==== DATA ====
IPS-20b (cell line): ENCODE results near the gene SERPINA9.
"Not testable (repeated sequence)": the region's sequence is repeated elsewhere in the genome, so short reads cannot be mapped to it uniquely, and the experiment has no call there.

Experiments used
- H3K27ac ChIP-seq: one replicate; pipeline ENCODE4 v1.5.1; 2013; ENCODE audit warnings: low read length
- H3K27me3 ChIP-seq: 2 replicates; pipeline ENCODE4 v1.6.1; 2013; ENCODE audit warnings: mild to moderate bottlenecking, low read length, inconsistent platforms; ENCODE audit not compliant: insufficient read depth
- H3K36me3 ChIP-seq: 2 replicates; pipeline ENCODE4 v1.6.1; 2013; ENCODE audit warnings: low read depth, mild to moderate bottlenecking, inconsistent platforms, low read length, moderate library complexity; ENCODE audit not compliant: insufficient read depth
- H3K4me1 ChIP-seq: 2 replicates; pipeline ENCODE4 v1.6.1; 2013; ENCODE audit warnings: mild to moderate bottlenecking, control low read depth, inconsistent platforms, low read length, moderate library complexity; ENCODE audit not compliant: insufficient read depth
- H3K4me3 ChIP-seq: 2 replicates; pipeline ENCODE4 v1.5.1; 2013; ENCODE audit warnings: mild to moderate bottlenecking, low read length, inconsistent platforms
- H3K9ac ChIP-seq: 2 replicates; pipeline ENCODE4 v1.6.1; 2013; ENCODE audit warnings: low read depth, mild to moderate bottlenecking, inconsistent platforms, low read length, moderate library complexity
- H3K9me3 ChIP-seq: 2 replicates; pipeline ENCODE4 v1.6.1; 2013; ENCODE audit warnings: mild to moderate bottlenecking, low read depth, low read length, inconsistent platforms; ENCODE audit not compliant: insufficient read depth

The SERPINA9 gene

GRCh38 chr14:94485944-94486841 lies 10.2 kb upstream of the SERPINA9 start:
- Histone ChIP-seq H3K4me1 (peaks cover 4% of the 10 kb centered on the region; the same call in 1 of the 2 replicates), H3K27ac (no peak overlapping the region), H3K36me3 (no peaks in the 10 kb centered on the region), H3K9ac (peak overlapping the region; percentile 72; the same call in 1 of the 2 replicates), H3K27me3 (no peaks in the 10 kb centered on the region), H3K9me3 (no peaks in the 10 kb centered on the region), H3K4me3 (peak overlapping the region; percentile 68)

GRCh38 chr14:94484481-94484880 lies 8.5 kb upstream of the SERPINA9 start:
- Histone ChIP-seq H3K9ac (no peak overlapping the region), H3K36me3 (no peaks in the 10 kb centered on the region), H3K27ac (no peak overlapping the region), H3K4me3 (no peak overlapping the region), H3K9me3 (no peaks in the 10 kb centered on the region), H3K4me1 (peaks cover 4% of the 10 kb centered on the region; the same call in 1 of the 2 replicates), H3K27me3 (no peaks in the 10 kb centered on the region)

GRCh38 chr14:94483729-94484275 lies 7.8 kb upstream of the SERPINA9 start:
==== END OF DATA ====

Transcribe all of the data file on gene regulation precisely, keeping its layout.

IPS-20b (cell line): ENCODE results near the gene SERPINA9.
"Not testable (repeated sequence)": the region's sequence is repeated elsewhere in the genome, so short reads cannot be mapped to it uniquely, and the experiment has no call there.

Experiments used
- H3K27ac ChIP-seq: one replicate; pipeline ENCODE4 v1.5.1; 2013; ENCODE audit warnings: low read length
- H3K27me3 ChIP-seq: 2 replicates; pipeline ENCODE4 v1.6.1; 2013; ENCODE audit warnings: mild to moderate bottlenecking, low read length, inconsistent platforms; ENCODE audit not compliant: insufficient read depth
- H3K36me3 ChIP-seq: 2 replicates; pipeline ENCODE4 v1.6.1; 2013; ENCODE audit warnings: low read depth, mild to moderate bottlenecking, inconsistent platforms, low read length, moderate library complexity; ENCODE audit not compliant: insufficient read depth
- H3K4me1 ChIP-seq: 2 replicates; pipeline ENCODE4 v1.6.1; 2013; ENCODE audit warnings: mild to moderate bottlenecking, control low read depth, inconsistent platforms, low read length, moderate library complexity; ENCODE audit not compliant: insufficient read depth
- H3K4me3 ChIP-seq: 2 replicates; pipeline ENCODE4 v1.5.1; 2013; ENCODE audit warnings: mild to moderate bottlenecking, low read length, inconsistent platforms
- H3K9ac ChIP-seq: 2 replicates; pipeline ENCODE4 v1.6.1; 2013; ENCODE audit warnings: low read depth, mild to moderate bottlenecking, inconsistent platforms, low read length, moderate library complexity
- H3K9me3 ChIP-seq: 2 replicates; pipeline ENCODE4 v1.6.1; 2013; ENCODE audit warnings: mild to moderate bottlenecking, low read depth, low read length, inconsistent platforms; ENCODE audit not compliant: insufficient read depth

The SERPINA9 gene

GRCh38 chr14:94485944-94486841 lies 10.2 kb upstream of the SERPINA9 start:
- Histone ChIP-seq H3K4me1 (peaks cover 4% of the 10 kb centered on the region; the same call in 1 of the 2 replicates), H3K27ac (no peak overlapping the region), H3K36me3 (no peaks in the 10 kb centered on the region), H3K9ac (peak overlapping the region; percentile 72; the same call in 1 of the 2 replicates), H3K27me3 (no peaks in the 10 kb centered on the region), H3K9me3 (no peaks in the 10 kb centered on the region), H3K4me3 (peak overlapping the region; percentile 68)

GRCh38 chr14:94484481-94484880 lies 8.5 kb upstream of the SERPINA9 start:
- Histone ChIP-seq H3K9ac (no peak overlapping the region), H3K36me3 (no peaks in the 10 kb centered on the region), H3K27ac (no peak overlapping the region), H3K4me3 (no peak overlapping the region), H3K9me3 (no peaks in the 10 kb centered on the region), H3K4me1 (peaks cover 4% of the 10 kb centered on the region; the same call in 1 of the 2 replicates), H3K27me3 (no peaks in the 10 kb centered on the region)

GRCh38 chr14:94483729-94484275 lies 7.8 kb upstream of the SERPINA9 start: